Metalloproteinases, Biophysics and Chemistry of
Ariel Solomon* and Tzvia Selzer*, The Weizmann Institute of Science, Israel
Marcos E. Milla, Group Leader, Department of Biochemical Pharmacology, Roche, Palo Alto, California
Irit Sagi, Associate Professor, Department of Structural Biology, The Weizmann Institute of Science, Israel
Zinc-dependent metalloproteases constitute a large family of enzymes, part of the proteinase superfamily. Fundamental to the structural integrity and catalytic activity of metalloproteases is the presence of both zinc and calcium ions in the structure of the protein. This article will focus on matrix metalloproteinases that are involved in extracellular matrix (ECM) catabolism and serve as important enzymes in many aspects of biology, ranging from cell proliferation, differentiation, and proliferation to cancer, tumor metastasis, inflammation, and other pathologic states. Despite their key role in many normal and pathologic processes, the molecular mechanisms by which zinc-dependent proteases hydrolyze their physiologic substrates are only known partly. Recent theoretical analyses have suggested reaction models for which limited and controversial experimental evidence exists. Here we will discuss the importance of quantifying the biophysical properties and the structural dynamic behavior of these enzymes to reveal their underlying molecular mechanisms. Such molecular knowledge holds promise in providing the basis for the novel design of specific antagonists as drug candidates for these important enzymes. In addition, we will discuss the use of real-time spectroscopic tools for studying the reactive metal sites in these enzymes.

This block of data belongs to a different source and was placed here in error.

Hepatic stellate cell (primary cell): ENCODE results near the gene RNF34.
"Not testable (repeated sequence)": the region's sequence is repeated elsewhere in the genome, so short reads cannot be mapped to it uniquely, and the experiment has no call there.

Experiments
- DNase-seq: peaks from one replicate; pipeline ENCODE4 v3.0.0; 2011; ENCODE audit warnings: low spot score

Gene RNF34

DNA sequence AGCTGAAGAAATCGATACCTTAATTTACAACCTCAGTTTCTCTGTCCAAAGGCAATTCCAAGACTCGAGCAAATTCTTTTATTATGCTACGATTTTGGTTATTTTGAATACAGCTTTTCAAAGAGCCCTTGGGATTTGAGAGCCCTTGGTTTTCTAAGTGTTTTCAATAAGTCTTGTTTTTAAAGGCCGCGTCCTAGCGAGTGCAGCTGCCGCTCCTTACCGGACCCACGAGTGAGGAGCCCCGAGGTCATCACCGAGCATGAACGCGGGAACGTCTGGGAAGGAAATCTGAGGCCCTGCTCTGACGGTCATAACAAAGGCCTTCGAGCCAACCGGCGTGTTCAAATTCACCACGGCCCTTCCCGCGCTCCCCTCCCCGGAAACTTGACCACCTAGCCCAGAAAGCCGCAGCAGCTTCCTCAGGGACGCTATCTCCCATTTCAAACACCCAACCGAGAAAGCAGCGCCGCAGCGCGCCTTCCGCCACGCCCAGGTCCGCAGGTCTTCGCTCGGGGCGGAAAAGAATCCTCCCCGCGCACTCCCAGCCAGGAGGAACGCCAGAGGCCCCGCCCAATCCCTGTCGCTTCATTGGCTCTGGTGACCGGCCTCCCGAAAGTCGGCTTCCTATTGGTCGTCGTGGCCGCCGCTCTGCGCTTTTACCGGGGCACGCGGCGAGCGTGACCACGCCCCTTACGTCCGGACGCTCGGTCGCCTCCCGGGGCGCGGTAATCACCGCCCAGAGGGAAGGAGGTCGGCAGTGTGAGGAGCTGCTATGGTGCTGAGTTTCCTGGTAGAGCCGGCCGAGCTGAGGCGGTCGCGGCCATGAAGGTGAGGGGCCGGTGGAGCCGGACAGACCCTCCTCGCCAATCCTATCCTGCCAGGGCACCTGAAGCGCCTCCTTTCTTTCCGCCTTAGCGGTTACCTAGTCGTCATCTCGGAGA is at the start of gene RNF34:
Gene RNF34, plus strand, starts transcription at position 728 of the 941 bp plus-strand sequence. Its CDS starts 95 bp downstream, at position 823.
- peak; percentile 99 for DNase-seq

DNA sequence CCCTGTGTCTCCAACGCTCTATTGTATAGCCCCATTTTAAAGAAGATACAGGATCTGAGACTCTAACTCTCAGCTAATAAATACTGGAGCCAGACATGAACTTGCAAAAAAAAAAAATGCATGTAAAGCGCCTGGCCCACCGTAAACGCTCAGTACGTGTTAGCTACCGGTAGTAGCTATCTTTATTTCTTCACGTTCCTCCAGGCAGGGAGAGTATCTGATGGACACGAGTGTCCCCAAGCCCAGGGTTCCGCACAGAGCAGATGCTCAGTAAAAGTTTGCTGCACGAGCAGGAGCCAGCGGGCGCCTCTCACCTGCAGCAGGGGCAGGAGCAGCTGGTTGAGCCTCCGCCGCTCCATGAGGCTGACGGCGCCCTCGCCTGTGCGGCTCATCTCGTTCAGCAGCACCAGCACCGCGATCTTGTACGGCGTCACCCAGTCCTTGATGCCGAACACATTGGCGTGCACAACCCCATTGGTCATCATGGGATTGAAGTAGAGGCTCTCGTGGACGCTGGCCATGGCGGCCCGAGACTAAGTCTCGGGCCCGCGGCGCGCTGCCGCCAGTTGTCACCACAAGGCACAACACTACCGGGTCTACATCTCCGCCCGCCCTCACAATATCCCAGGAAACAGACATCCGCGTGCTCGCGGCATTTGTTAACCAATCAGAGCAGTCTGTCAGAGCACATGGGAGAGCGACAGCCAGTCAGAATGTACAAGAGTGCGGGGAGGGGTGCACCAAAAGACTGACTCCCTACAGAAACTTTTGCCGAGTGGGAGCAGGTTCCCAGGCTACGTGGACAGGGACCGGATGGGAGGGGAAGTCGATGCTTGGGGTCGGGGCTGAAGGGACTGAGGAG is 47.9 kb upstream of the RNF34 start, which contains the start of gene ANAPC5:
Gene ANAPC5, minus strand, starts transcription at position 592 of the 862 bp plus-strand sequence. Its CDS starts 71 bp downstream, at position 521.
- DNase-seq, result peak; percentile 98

* These authors contributed equally to this article.
Metalloproteinases catalyze the hydrolysis of the peptide bond, which is the most stable chemical bond in nature (1,2). Thermodynamic analysis of its hydrolysis reveals that although the free energy is relatively low, ~2.4 kcal/mol, and the spontaneous reaction is exothermic, the scissile bond cleavage is hindered by a high-activation energy barrier of ~20 kcal/mol (3). Thus, it may have taken 400 years to achieve the spontaneous bond cleavage in the absence of enzymes. Remarkably, metalloproteases accelerate peptide bond hydrolysis by a factor of 1016, which enables this process to be completed within milliseconds (4).
The zinc-dependent metalloproteases comprise a large family of enzymes with a wide variety of biologic roles. For example, important metalloproteinases for cell viability include the bacterial metalloendopeptidase thermolysin, the digestive exopeptidases, carboxypeptidase A or B, and the matrix metalloproteinases (MMPs) (Table 1). MMPs are members of the metzincin superfamily of greater than 770 zinc endopeptidases, which includes astacins, serralysins, adamalysins, leishmanolysins, and snapalysins. Metzincins are characterized by an absolutely conserved methionine residue C-terminal to the third histidine in the consensus sequence HEXXHXXGXXH/D, where the histidine residues chelate a catalytic zinc ion. Because of the extensive experimental and theoretical literature available, we will deliberately limit our discussion to MMPs that act within the extracellular matrix (ECM) milieu. Ample evidence exists on the role of MMPs in normal and pathologic processes, including embryogenesis, wound healing, inflammation, arthritis, connective tissue diseases, inflammation, cardiovascular and autoimmune diseases, and cancer (6-14). The MMP family consists of more than 25 enzymes, with differences in substrate preference, domain structure, and sequence homology. As depicted in Fig. 1, MMPs are multidomain proteins with a signal peptide, a “pro” domain that maintains enzyme latency until it is removed or disrupted, and a catalytic domain that is common to the entire family. Additional domains observed in different MMP structures include fibronectin-type